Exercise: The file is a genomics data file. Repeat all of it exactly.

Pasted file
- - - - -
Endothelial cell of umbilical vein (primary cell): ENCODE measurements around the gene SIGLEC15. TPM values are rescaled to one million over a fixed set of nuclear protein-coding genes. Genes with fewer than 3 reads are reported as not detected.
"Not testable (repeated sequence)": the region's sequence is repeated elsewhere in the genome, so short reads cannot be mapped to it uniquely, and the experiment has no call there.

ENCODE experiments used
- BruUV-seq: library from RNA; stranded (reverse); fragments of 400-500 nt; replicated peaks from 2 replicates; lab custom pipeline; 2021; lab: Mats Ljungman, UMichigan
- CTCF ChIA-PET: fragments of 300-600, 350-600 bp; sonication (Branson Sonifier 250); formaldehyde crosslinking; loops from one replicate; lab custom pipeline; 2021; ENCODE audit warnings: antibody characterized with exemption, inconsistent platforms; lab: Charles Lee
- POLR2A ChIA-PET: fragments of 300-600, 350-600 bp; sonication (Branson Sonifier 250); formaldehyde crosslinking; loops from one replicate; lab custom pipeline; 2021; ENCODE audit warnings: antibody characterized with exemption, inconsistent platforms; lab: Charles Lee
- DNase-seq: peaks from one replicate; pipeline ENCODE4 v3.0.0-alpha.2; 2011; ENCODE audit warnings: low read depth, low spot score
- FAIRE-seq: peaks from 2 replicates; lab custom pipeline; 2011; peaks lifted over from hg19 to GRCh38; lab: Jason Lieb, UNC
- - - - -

Endothelial cell of umbilical vein (primary cell): ENCODE measurements around the gene SIGLEC15. TPM values are rescaled to one million over a fixed set of nuclear protein-coding genes. Genes with fewer than 3 reads are reported as not detected.
"Not testable (repeated sequence)": the region's sequence is repeated elsewhere in the genome, so short reads cannot be mapped to it uniquely, and the experiment has no call there.

ENCODE experiments used
- BruUV-seq: library from RNA; stranded (reverse); fragments of 400-500 nt; replicated peaks from 2 replicates; lab custom pipeline; 2021; lab: Mats Ljungman, UMichigan
- CTCF ChIA-PET: fragments of 300-600, 350-600 bp; sonication (Branson Sonifier 250); formaldehyde crosslinking; loops from one replicate; lab custom pipeline; 2021; ENCODE audit warnings: antibody characterized with exemption, inconsistent platforms; lab: Charles Lee
- POLR2A ChIA-PET: fragments of 300-600, 350-600 bp; sonication (Branson Sonifier 250); formaldehyde crosslinking; loops from one replicate; lab custom pipeline; 2021; ENCODE audit warnings: antibody characterized with exemption, inconsistent platforms; lab: Charles Lee
- DNase-seq: peaks from one replicate; pipeline ENCODE4 v3.0.0-alpha.2; 2011; ENCODE audit warnings: low read depth, low spot score
- FAIRE-seq: peaks from 2 replicates; lab custom pipeline; 2011; peaks lifted over from hg19 to GRCh38; lab: Jason Lieb, UNC